- Associated Press - Friday, February 3, 2017

COLUMBUS, Ohio (AP) - Gov. John Kasich is urging confirmation of President Donald Trump’s education secretary nominee without mentioning the significant unpaid fine owed to Ohio by a now-defunct political action committee she controlled.

The Republican governor and 2016 presidential contender didn’t support Trump, but he praised Betsy DeVos for her character, experience and philosophy of limited government in a Jan. 24 letter to Sen. Lamar Alexander, who chairs the committee that handled her confirmation.

Senators voted 52-48 to cut off debate in an early-morning session Friday, setting the stage for a final confirmation vote next week.

Kasich’s backing of DeVos came as Democratic senators, including Ohio’s Sherrod Brown, called for the $5.3 million in fines and penalties incurred by the former All Children Matter PAC in 2008 to be repaid before DeVos was confirmed.

DeVos spokesman Ed Patru called Democrats’ protest letter “a transparently political maneuver” seeking to revive a long-settled issue that derives from a lawsuit filed against the now-defunct PAC.



He calls the suit “a politically driven effort to derail education reform in Ohio” and notes that DeVos was not named in the suit nor held liable for the judgment.

Campaign finance records show DeVos and her family members have given Kasich’s campaigns for governor and president about $50,000.

DeVos and her family members also have given Ohio U.S. Sen. Rob Portman, also a Republican, about $50,000 since 2010, according to data collected by the nonpartisan Center for Responsive Politics.

DeVos‘ husband, Dick, is heir to the Amway marketing fortune.

The PAC fine has been turned over for collection to the office of Ohio Attorney General Mike DeWine, a Republican, and is still considered unpaid.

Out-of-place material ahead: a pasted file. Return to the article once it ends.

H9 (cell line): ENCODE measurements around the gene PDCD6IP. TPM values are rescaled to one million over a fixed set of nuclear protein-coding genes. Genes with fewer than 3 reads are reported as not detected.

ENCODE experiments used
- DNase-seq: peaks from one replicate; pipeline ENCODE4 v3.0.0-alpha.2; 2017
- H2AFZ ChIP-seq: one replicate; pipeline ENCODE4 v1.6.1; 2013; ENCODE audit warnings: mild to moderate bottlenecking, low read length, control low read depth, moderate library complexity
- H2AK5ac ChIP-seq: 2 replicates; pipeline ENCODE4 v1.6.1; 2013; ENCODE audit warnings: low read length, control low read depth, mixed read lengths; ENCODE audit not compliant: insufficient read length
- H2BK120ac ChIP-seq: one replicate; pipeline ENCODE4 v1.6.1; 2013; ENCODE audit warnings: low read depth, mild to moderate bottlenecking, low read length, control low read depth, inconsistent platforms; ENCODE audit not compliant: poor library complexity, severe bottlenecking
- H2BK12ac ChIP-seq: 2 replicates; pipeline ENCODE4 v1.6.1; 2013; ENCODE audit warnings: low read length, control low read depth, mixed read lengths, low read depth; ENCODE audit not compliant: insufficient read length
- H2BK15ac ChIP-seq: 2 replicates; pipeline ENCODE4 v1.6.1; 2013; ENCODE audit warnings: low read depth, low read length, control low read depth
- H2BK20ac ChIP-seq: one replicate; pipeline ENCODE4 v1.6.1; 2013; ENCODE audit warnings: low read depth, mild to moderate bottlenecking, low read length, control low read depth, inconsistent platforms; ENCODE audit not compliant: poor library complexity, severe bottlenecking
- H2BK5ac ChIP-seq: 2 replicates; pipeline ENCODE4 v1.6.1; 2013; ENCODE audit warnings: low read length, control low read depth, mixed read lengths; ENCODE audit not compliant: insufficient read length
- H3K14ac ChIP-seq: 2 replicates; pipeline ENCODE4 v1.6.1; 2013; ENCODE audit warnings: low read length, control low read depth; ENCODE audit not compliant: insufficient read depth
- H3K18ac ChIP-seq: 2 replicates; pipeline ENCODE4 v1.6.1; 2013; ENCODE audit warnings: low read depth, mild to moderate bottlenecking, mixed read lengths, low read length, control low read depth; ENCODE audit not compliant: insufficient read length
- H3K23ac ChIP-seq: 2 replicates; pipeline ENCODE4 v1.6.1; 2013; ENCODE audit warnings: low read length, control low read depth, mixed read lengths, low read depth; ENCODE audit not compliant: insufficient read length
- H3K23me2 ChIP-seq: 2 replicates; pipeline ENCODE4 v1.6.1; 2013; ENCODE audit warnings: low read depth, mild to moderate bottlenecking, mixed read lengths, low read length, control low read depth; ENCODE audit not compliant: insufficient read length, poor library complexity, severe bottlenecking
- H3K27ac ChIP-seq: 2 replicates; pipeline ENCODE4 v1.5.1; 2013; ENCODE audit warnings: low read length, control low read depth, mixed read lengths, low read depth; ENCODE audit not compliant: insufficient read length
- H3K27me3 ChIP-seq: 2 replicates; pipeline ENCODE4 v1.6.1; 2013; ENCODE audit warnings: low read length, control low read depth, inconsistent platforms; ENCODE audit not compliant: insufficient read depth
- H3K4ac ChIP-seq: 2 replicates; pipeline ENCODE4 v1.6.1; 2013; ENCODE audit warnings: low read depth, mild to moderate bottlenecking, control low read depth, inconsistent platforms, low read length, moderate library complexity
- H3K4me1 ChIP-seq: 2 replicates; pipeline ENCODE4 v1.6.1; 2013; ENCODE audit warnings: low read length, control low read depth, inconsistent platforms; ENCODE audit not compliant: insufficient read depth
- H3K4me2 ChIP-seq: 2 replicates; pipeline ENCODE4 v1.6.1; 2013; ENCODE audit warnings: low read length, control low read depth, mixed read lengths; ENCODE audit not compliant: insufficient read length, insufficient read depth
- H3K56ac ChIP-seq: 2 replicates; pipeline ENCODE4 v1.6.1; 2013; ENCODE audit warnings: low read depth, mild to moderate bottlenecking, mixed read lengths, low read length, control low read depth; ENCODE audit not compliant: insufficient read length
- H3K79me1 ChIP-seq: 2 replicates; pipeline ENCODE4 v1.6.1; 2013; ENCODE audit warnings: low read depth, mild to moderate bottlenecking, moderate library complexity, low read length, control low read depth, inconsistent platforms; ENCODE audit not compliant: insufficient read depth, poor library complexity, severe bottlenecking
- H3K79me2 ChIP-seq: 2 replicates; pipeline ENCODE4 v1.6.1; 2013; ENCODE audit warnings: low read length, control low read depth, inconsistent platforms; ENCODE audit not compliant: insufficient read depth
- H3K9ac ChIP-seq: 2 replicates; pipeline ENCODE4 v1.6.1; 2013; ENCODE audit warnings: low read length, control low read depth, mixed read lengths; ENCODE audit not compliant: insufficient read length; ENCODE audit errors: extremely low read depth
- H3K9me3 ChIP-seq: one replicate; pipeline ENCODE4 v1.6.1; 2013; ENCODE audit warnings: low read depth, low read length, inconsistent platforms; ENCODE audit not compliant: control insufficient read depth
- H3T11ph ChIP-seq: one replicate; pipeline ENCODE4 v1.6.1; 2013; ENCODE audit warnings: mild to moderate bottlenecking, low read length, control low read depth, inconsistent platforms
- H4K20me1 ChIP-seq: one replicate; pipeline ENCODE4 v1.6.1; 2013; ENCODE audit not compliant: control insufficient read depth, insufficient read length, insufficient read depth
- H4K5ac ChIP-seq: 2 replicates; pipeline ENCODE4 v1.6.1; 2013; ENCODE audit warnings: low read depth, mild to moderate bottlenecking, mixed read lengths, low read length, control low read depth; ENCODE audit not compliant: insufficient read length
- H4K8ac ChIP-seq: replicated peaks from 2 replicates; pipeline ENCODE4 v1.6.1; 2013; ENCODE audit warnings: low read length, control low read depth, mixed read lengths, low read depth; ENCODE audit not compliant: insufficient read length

The $5.3 million sum is small in the scheme of Ohio’s overall budget of nearly $70 billion over two years - but to some agencies it could be significant.

It exceeds annual general-revenue funding for the Ohio Civil Rights Commission, for example, and is roughly equivalent to the annual budget of the Office of Consumers’ Counsel. That office, which provides legal representation on behalf of Ohio utility ratepayers, sustains a cut in the first year of Kasich’s proposed budget and is flat-funded the second year.

Kasich spokesman Jim Lynch said he would let the governor’s letter of recommendation for DeVos speak for itself.

The governor wrote that DeVos has built two of the most successful education reform organizations in the country: the Great Lakes Education Project and the American Federation for Children.

“I believe Betsy DeVos has the potential to usher in an era of real and meaningful education reforms in our country,” Kasich wrote.

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This story has been corrected to show Ohio’s budget is nearly $70 billion over two years, not every year.

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